Pope Benedict XVI: Covered Up Priest's Sexual Abuse of 200 Deaf Boys

Julie Marsh
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Flickr: Photo by Pacopus
Heard the latest news about Pope Benedict XVI? Forget Papal Infallibility; I'm wondering how this Pope is going to manage to stay out of hell. Not only have more allegations of sexual abuse by priests come to light -- in Germany, Ireland, and now Wisconsin -- word is that the Pope, then Cardinal Ratzinger, knew about the allegations.

What did he do about them? Oh, the usual: He shuffled the priests around, with the caveat that they shouldn't work with children anymore. Which, of course, they did anyway.

But in the case of a Catholic priest who served at a school for deaf boys in Wisconsin -- and molested them nightly and during confessions -- he apparently put a stop to the trial initiated by another cardinal after the priest in question wrote to Cardinal Ratzinger, "protesting that he should not be put on trial because he had already repented and was in poor health."

Oh good, he repented! I'm sure that all of those poor boys who "would cover their heads with their blankets, hug themselves tightly and weep" when they saw Father Murphy molesting their classmates feel so much better now that they know he said a Hail Mary or two.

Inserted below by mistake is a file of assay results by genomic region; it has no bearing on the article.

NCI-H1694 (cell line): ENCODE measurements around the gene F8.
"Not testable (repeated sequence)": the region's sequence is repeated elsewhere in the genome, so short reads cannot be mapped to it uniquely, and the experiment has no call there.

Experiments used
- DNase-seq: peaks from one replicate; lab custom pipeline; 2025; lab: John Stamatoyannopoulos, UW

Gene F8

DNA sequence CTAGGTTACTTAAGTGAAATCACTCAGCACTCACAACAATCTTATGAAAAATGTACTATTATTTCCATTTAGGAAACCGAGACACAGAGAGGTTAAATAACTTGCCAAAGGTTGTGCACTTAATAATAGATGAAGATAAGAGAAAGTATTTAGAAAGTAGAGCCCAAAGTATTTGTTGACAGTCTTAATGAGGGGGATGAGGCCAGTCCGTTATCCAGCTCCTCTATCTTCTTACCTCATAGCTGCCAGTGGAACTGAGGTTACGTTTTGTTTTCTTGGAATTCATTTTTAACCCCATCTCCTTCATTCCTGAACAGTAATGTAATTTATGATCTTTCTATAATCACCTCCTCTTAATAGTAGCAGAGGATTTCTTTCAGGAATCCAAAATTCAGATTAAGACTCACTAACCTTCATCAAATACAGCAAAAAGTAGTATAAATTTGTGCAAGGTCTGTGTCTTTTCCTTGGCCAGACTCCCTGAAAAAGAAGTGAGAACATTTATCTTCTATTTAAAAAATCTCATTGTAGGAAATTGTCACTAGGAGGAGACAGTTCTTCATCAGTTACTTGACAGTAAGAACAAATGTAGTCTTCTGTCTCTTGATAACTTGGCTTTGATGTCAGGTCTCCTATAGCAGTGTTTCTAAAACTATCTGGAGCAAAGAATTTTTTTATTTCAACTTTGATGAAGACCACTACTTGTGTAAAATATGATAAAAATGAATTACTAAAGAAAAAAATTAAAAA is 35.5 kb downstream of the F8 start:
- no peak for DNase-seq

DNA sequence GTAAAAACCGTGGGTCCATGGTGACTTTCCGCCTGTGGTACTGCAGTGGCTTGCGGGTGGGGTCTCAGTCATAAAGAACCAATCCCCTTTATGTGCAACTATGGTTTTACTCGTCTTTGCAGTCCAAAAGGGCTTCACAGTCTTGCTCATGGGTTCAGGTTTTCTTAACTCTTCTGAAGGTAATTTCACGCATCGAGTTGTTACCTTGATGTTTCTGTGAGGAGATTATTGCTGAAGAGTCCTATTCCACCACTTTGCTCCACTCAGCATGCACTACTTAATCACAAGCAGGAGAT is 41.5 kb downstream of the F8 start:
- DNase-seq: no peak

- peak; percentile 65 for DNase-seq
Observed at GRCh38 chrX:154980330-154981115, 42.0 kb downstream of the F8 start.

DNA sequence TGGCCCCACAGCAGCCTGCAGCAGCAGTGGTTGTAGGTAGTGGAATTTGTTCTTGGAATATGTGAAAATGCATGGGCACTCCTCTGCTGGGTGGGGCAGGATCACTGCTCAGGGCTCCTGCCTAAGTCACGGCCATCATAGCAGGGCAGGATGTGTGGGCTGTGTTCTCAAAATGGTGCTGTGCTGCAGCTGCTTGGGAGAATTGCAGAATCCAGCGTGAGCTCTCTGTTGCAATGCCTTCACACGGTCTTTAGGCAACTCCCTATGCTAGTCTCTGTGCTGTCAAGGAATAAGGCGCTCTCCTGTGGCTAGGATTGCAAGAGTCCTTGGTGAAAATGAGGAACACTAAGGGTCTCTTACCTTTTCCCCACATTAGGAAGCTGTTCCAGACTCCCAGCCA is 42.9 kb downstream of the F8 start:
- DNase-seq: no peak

How was the Pope involved? Cardinal Ratzinger served from 1981-2005 as the head of "the [Vatican] office that decides whether accused priests should be given full canonical trials and defrocked." He was ultimately responsible for responding to such allegations on behalf of the Catholic church. Instead, he was the one sweeping them under the rug.

To be fair, many allegations don't even reach the Vatican office previously led by Cardinal Ratzinger. They're buried by bishops and archbishops and cardinals whose highest priority is to protect the church, not the parishioners they've vowed to serve.

Two years ago, when the newly elected Pope came to the US and spoke out plainly against the abuse, Catholics thought his words might signal a shift in the priorities of the Vatican and church officials. Now they're wondering if they were wrong.

Sure, it's easy for a heathen like me to throw out the baby with the bath water; I disdain organized religion as a whole, both the good and the bad.

But as a parent, I simply can't understand why other parents would continue to put their trust and faith in an organization that continues to defend those who have victimized children.

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